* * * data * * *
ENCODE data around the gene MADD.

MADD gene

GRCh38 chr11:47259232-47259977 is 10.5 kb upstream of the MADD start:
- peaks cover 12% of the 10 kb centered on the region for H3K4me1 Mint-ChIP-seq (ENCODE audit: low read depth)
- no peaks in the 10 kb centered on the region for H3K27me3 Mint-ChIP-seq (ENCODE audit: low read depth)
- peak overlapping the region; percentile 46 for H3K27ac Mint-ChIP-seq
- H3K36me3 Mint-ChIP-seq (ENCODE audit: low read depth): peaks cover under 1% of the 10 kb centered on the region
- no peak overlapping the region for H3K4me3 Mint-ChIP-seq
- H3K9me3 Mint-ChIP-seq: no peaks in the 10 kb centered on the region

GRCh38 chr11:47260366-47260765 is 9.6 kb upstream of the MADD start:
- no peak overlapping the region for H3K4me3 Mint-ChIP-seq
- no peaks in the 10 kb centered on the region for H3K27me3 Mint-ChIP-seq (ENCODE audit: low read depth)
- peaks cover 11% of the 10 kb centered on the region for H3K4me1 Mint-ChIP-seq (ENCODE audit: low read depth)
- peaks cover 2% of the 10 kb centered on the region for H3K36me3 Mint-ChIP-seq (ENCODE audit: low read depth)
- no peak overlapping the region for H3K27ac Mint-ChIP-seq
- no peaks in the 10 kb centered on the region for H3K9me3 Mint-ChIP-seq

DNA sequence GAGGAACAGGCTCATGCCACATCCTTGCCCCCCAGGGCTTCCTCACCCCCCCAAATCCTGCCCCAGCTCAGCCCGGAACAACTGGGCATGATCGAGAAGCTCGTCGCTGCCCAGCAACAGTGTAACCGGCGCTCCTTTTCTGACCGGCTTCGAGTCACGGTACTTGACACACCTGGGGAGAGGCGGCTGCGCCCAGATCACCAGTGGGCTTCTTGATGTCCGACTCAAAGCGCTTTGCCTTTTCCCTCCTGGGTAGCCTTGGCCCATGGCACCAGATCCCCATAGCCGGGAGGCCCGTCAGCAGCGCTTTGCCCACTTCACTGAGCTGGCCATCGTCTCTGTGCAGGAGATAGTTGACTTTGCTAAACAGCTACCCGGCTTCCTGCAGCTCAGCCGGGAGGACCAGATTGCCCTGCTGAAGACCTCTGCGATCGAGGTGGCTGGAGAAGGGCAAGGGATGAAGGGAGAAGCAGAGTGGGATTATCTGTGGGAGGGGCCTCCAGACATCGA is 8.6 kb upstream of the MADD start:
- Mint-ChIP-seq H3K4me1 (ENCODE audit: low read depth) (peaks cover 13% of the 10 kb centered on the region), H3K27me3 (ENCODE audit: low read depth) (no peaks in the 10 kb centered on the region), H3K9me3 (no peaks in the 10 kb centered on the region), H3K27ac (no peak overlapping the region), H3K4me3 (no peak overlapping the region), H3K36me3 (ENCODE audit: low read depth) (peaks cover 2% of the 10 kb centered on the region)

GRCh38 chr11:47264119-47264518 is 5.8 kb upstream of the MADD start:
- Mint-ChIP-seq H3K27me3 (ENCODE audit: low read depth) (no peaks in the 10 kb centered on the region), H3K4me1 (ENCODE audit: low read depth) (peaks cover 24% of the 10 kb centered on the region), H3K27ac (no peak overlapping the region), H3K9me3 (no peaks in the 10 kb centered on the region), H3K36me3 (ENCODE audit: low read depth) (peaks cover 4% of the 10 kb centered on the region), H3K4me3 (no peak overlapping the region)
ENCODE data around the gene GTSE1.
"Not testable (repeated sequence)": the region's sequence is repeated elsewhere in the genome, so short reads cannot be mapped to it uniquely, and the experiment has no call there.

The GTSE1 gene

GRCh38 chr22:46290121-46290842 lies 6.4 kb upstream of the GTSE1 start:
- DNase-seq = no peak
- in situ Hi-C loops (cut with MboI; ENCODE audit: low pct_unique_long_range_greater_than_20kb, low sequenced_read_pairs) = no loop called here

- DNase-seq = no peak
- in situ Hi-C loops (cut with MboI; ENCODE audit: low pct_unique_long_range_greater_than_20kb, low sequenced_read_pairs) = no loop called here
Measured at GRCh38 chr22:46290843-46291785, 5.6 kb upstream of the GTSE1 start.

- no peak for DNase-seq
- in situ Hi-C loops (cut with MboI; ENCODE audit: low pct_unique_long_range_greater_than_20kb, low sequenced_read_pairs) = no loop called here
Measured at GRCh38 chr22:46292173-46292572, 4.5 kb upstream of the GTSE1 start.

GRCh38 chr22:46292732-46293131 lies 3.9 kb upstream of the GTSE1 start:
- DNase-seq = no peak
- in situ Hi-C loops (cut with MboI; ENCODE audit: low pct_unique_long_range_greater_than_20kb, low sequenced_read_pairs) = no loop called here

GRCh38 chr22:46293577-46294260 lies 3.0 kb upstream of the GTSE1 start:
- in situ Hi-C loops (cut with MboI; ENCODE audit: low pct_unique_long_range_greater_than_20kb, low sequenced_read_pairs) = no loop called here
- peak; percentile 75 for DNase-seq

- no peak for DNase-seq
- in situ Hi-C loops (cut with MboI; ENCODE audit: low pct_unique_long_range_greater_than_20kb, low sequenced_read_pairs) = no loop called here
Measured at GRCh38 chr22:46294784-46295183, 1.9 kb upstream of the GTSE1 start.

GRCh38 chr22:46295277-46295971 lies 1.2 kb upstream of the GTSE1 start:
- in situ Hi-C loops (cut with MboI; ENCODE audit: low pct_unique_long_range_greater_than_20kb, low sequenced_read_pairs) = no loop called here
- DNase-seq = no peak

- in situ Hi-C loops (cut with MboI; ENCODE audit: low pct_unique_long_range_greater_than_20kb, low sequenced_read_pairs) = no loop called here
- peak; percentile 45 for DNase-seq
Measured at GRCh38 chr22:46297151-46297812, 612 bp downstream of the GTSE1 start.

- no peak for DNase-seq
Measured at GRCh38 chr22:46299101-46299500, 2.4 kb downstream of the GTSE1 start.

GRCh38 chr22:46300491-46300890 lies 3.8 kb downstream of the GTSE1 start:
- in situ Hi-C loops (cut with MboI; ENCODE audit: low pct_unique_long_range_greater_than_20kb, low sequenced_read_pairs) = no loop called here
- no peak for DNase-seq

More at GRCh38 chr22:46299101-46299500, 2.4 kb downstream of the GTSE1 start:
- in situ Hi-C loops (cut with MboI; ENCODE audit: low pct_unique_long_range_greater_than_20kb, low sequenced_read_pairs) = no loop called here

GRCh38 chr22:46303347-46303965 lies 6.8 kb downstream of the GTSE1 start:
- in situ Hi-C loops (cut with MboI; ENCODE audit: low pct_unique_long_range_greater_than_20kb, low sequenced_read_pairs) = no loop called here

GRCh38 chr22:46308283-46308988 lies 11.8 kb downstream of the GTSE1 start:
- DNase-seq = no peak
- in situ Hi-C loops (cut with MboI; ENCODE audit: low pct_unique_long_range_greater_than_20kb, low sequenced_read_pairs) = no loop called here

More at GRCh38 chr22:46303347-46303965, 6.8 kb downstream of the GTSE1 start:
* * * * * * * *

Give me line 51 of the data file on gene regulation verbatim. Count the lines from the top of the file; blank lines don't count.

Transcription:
- in situ Hi-C loops (cut with MboI; ENCODE audit: low pct_unique_long_range_greater_than_20kb, low sequenced_read_pairs) = no loop called here